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Tutorial: Introduction to Stretch Body

The Stretch_Body package provides a low level Python API to the Stretch hardware. The Stretch_Body package is intended for advanced users who prefer to not use ROS to control the robot. It assumes a moderate level of experience programming robot sensors and actuators.

The package is available on Git and installable via Pip.

It encapsulates the:

  • Mobile base
  • Arm
  • Lift
  • Head actuators
  • End -of-arm-actuators
  • Wrist board with accelerometer (Wacc)
  • Base power and IMU board (Pimu)

As shown below, the primary programming interface to Stretch Body is the Robot class. This class encapsulates the various hardware module classes (e.g. Lift, Arm, etc). Each of these modules then communicate the robot's firmware over USB using various utility classes.

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Stretch also includes 3rd party hardware devices that are not accessible through Stretch_Body. However, it is possible to directly access this hardware through open-source Python packages:

Robot Interface

The primary developer interface to Stretch_Body is the Robot class. Let's write some code to explore the interface. Launch an interactive Python terminal:

>>$ ipython
In [1]: 

And type in the following:

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import time
import stretch_body.robot

robot=stretch_body.robot.Robot()
robot.startup()

for i in range(10):
    robot.pretty_print()
    time.sleep(0.25)

robot.stop()

As you can see, this prints all Robot sensor and state data to the console every 250ms.

Looking at this in detail:

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import stretch_body.robot
robot=stretch_body.robot.Robot()
robot.startup()

Here we instantiated an instance of our Robot. The call to startup() opens the serial ports to the various devices, loads the Robot YAML parameters, and launches a few helper threads.

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for i in range(10):
    robot.pretty_print()
    time.sleep(0.25)

The call to pretty_print() prints to console all of the robot's sensor and state data. The sensor data is automatically updated in the background by a helper thread.

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robot.stop()

Finally, the stop() method shuts down the Robot threads and cleanly closes the open serial ports.

Units

The Robot API uses SI units of:

  • meters
  • radians
  • seconds
  • Newtons
  • Amps
  • Volts

Parameters may be named with a suffix to help describe the unit type. For example:

  • pos_m : meters
  • pos_r: radians

The Robot Status

The Robot derives from the Device class. It also encapsulates a number of other Devices:

All devices contain a Status dictionary. The Status contains the most recent sensor and state data of that device. For example, looking at the Arm class we see:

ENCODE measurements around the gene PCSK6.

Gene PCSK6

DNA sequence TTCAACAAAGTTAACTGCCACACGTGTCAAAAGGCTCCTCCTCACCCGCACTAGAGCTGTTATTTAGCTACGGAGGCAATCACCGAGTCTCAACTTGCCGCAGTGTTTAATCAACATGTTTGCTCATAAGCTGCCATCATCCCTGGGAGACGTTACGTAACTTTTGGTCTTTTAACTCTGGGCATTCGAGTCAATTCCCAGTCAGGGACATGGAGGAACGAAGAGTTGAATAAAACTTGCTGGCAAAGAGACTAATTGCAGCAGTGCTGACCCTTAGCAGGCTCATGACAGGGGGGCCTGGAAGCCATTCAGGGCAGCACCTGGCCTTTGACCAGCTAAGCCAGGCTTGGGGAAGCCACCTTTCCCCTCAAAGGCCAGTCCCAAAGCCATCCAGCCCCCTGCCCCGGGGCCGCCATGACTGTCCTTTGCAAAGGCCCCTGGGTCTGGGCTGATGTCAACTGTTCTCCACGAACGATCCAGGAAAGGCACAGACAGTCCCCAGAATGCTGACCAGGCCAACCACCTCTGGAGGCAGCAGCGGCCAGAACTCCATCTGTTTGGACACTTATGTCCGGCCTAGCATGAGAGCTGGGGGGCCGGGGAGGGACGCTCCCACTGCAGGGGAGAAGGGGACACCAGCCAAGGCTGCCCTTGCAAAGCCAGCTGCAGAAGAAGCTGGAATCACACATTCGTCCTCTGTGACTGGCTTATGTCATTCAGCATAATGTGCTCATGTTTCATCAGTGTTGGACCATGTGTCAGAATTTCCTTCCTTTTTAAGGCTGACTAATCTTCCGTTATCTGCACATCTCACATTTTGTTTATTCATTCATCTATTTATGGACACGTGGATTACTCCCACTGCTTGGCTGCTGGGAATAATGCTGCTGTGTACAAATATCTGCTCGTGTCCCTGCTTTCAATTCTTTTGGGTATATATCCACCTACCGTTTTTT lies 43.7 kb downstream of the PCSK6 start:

class Arm(Device):
    def __init__(self):
        ...
        self.status = {'pos': 0.0, 'vel': 0.0, 'force':0.0, \
                       'motor':self.motor.status,'timestamp_pc':0}

The Status dictionaries are automatically updated by a background thread of the Robot at around 25Hz. The Status data can be accessed via the Robot. For example:

if robot.arm.status['pos']>0.25:
    print('Arm extension greater than 0.25m')

If an instantaneous snapshot of the entire Robot Status is needed, the get_status() method can be used instead:

status=robot.get_status()
if status['arm']['pos']>0.25:
    print('Arm extension greater than 0.25m')

The Robot Command

In contrast to the Robot Status which pulls data from the Devices, the Robot Command pushes data to the Devices.

Consider the following example which extends and then retracts the arm by 0.1 meters:

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import time
import stretch_body.robot

robot=stretch_body.robot.Robot()
robot.startup()

robot.arm.move_by(0.1)
robot.push_command()
time.sleep(2.0) 

robot.arm.move_by(-0.1)
robot.push_command()
time.sleep(2.0)

robot.stop()

A few important things are going on:

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robot.arm.move_by(0.1)

The move_by() method queues up the command to the stepper motor controller. However, the command does not yet execute.

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robot.push_command()

The push_command() causes all queued up commands to be executed at once. This allows for synchronization of motion across joints. For example, the following code will cause the base, arm, and lift to initiate motion simultaneously:

robot.arm.move_by(0.1)
robot.lift.move_by(0.1)
robot.base.translate_by(0.1)
robot.push_command()

NOTE: In this example we call sleep() to allow time for the motion to complete before initiating a new motion.

NOTE: The Dynamixel servos do not use the Hello Robot communication protocol. As such, the head, wrist, and gripper will move immediately upon issuing a motion command.


All materials are Copyright 2022 by Hello Robot Inc. Hello Robot and Stretch are registered trademarks.